Left Behind

Combining the prophetic fiction of Hal Lindsey with the dramatic story telling style of Frank Peretti, Tim LaHaye and Jerry B. Jenkins have cashed in on a gold mine within the Christian community while barely drawing a yawn from the rapture-at-risk pagans. As you might expect, opinions about the story line and the movie quality run the gambit.

The New York Times, in a February 2, 2001 review wrote about the recently released movie:

As for basic credibility, Left Behind proudly belongs to the don't ask, don't explain, connect no dots school of storytelling. The central character, Buck Williams (Kirk Cameron), the most golly gee-whiz young journalist to appear since Jimmy Olsen stalked Superman, is a correspondent for the GNN cable network. Buck has an amazing knack for finding himself at the center of the action wherever he happens to be.

The movie's catalytic event is the Christian Rapture: 142 million people around the world are abruptly transported directly to heaven, leaving behind their clothes and personal belongings. The event triggers instant chaos, including thousands of traffic accidents and the declaration of worldwide martial law. It doesn't dawn on most of those left behind until late in the movie that the disappearances are biblical prophecy coming true. The moment they grasp the truth, they tend to fall to their knees in prayer as helpful clerical friends, citing chapter and verse, provide biblical confirmation.

Among the characters who cross paths are Rayford Steele (Brad Johnson), an adulterous pilot whose cold heart opens after he loses some of his family; his surly teenage daughter Chloe (Janaya Stephens), who sheds her nose ring along with her attitude shortly after the disaster; Chaim Rosenzweig (Colin Fox), the na´vely idealistic inventor of the Eden Project; Nicolae Carpathia (Gordon Currie), the sleek United Nations Secretary General; and Hattie Durham (Chelsea Noble), a flight attendant who, thanks to Buck's influence, makes a drastic career change to United Nations insider.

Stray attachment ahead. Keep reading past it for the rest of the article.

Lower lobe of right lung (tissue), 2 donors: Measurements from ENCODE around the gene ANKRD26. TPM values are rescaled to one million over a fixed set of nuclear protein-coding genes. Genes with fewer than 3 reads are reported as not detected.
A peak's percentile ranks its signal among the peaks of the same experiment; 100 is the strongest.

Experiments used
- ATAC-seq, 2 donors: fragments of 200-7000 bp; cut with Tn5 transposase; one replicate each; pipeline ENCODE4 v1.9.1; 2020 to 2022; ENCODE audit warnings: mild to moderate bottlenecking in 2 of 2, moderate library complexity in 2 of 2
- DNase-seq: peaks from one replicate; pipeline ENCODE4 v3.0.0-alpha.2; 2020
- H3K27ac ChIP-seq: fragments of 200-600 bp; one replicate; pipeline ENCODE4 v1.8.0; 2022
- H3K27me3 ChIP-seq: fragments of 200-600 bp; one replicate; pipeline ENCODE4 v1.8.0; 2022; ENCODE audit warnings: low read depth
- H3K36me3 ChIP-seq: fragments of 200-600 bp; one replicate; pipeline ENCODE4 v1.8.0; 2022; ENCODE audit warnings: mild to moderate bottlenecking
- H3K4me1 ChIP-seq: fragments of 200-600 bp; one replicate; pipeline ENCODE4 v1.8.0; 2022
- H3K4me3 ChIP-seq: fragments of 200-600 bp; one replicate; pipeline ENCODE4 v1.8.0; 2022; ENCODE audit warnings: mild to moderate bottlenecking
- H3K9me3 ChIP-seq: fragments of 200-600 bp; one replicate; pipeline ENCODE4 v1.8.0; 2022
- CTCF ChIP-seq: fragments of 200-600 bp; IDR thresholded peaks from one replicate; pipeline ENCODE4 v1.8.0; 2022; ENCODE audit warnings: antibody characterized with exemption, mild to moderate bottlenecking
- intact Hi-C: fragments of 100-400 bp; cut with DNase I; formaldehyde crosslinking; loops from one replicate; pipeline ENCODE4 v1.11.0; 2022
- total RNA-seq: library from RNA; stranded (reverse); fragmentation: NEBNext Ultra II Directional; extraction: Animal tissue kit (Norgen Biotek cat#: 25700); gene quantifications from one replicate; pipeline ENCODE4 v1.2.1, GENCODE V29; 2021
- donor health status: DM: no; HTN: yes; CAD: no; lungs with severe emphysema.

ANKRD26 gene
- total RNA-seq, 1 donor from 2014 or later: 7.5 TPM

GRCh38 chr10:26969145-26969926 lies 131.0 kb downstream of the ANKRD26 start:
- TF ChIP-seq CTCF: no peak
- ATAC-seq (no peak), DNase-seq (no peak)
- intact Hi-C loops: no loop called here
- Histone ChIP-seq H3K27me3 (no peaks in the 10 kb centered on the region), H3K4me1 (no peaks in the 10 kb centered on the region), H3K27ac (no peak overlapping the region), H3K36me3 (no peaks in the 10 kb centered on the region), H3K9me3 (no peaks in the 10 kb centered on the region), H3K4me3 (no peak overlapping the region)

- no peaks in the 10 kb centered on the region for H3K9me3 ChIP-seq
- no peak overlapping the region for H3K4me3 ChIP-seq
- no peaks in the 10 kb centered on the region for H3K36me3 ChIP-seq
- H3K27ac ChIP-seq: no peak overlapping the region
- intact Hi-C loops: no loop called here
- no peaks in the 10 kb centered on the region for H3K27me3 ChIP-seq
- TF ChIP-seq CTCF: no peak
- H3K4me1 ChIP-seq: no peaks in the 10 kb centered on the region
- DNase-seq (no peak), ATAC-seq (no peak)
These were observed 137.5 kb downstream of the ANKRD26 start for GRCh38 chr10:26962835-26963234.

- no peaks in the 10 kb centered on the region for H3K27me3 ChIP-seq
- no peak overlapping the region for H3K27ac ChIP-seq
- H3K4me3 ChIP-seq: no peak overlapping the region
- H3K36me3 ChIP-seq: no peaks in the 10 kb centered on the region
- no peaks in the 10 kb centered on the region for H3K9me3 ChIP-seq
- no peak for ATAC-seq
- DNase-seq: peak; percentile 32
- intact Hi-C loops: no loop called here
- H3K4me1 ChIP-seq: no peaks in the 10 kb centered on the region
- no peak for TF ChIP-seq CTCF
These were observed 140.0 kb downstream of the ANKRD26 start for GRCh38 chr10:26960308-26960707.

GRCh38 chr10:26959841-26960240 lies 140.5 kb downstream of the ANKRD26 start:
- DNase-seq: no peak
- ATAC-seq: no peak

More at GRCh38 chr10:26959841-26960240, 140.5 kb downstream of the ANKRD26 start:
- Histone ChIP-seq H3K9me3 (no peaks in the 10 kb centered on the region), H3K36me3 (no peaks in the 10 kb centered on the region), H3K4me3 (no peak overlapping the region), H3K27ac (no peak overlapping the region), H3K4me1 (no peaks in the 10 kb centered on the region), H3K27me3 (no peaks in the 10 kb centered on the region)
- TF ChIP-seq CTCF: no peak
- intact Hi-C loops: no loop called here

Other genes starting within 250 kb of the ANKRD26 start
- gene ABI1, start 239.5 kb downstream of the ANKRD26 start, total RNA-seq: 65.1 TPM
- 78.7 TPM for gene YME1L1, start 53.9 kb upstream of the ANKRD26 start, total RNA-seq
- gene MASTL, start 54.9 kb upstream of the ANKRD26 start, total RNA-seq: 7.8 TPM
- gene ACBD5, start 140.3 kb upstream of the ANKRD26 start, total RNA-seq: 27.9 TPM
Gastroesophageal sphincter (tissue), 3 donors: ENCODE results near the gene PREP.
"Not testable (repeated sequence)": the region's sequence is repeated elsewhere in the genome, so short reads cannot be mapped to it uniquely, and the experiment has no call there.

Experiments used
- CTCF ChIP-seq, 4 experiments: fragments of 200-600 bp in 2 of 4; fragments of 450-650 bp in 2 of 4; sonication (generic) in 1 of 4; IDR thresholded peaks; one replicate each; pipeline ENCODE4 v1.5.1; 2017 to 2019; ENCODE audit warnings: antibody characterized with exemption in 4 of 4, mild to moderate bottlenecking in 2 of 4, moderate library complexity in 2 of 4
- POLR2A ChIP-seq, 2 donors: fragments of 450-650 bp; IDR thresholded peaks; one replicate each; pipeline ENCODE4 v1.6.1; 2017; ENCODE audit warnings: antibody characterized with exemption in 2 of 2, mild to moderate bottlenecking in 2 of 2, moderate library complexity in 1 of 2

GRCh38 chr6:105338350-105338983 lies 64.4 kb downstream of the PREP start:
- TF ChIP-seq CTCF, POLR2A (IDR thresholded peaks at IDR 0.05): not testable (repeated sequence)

For all its intimations of fire and brimstone, the film isn't remotely frightening, and the high-school-level acting doesn't help. To see the same theme drawn out with visual daring and a genuine sense of awe, try renting Michael Tolchin's 1991 film
The Rapture.

Well, you might expect that from the New York Times. But what you might not expect is the following review from the one denomination you would think would be on line with the movie, the Seventh Day Adventist. In their December 7, 2000 issue of Adventist Review, Mr. Don O. Neufeld wrote of the books, in part:

The action swirls around the interplay of these groups during the seven years of the great tribulation. The events of the tribulation are taken, quite literally, from the language in Revelation and Daniel. The characters are believable and sympathetic, and the plotting and timing of the story well done. There is plenty of suspense, lots of action, and (reader be warned) strong violence in certain parts.

Unfortunately, many readers, Christians and the merely curious, have attached spiritual and prophetic meaning to these books. The series is a topic in many Christian discussion groups and Internet chat rooms, generating surprisingly intense debate about the rapture, "signs of the end" and other end-time events, and the meaning of the final judgment. This underscores two concerns I have about the series.

First, readers who have accepted Christ and long for His return—particularly new believers—may become unduly infatuated with the events so excitingly described in the books. They could, in turn, spend inordinate time analyzing, studying, and verifying the details portrayed in the books, shifting their focus away from more important pursuits, such as developing a personal relationship with Christ and simple, day-to-day Christianity.

Second, readers who are not believers, but who have had their curiosity piqued by the popularity of these books, may get a badly distorted view of Christian beliefs, reject them, and look no further. The authors describe the events from Revelation and Daniel in literal, almost slavish detail. In some cases this becomes, well, silly. Real giant flying locusts, wearing crowns and armor, and zapping their victims with scorpion tails? An actual star named Wormwood plunging into the sea? The potential new believer might find these events too ridiculous to accept and never discover the true focus of Christianity—eternal salvation through faith in our Lord.

In short, I recommend these books to anyone who is interested in—and has the time for—fun, well-written action fiction with an evangelical theme. On the other hand, the books are not for anyone seeking an accurate, serious analysis of Christ and biblical prophecies about His coming. For that, there is no substitute for prayerful, Spirit-guided study of the Bible itself.

But I believe the best movie review appeared in the Dallas Morning News Entertainment Section by none other than Gary North. Notice that I said the Entertainment Section. Wouldn't you have loved to been a fly in the soup of some innocent entertainment seeker who opened the paper only to be confronted by Gary North?

You need to read his review. It's very good. I wish you could read the review that was linked from his review to the religious section of the paper.  I think either the editors got confused or they were trying to play some kind of game.


Gary North Review



Patrick L. Hurd
Weatherford, Texas

EST. 01/01/01